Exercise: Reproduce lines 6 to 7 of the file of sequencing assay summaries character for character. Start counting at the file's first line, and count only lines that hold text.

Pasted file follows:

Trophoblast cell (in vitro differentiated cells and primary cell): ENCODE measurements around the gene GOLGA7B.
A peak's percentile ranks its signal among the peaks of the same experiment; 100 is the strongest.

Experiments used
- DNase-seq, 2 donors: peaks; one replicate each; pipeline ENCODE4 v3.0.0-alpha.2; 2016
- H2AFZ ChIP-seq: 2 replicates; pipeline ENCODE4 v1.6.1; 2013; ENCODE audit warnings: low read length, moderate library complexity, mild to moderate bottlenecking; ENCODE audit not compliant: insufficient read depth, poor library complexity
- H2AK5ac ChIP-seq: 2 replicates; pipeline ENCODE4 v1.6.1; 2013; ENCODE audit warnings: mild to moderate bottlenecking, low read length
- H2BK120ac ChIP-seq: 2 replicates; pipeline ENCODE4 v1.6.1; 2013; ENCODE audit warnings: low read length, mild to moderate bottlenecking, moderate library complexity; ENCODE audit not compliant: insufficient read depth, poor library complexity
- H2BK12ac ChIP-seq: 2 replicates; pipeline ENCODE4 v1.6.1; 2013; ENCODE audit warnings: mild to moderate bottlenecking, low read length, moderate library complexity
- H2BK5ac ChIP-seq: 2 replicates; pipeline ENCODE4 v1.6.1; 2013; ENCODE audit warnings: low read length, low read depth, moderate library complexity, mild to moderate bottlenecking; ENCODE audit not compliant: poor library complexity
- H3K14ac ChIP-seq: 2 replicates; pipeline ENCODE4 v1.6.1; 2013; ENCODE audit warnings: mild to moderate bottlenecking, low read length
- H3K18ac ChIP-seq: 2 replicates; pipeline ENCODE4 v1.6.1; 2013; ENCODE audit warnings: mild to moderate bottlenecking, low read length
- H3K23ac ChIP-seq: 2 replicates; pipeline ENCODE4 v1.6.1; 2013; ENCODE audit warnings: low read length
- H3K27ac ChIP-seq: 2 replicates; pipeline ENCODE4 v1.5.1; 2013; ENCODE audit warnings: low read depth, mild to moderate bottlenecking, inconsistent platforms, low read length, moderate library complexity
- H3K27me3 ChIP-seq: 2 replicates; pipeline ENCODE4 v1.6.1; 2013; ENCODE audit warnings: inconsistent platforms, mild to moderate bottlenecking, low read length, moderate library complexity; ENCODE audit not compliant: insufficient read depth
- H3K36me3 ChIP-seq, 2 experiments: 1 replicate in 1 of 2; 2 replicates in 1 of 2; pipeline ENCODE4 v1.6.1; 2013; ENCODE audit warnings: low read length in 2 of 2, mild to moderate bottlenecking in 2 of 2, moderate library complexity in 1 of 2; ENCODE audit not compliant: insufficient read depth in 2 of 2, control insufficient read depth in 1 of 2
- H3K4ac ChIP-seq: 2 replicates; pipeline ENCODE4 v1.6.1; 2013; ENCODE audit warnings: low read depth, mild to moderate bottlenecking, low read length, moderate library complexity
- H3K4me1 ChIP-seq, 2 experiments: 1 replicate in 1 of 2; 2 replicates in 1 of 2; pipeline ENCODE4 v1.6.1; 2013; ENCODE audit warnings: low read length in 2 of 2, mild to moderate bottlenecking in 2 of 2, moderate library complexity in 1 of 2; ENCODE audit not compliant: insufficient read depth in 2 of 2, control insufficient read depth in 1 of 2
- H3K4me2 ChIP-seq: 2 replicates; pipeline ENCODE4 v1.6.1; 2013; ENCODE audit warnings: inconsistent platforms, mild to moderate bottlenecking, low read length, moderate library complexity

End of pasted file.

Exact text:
- H2AK5ac ChIP-seq: 2 replicates; pipeline ENCODE4 v1.6.1; 2013; ENCODE audit warnings: mild to moderate bottlenecking, low read length
- H2BK120ac ChIP-seq: 2 replicates; pipeline ENCODE4 v1.6.1; 2013; ENCODE audit warnings: low read length, mild to moderate bottlenecking, moderate library complexity; ENCODE audit not compliant: insufficient read depth, poor library complexity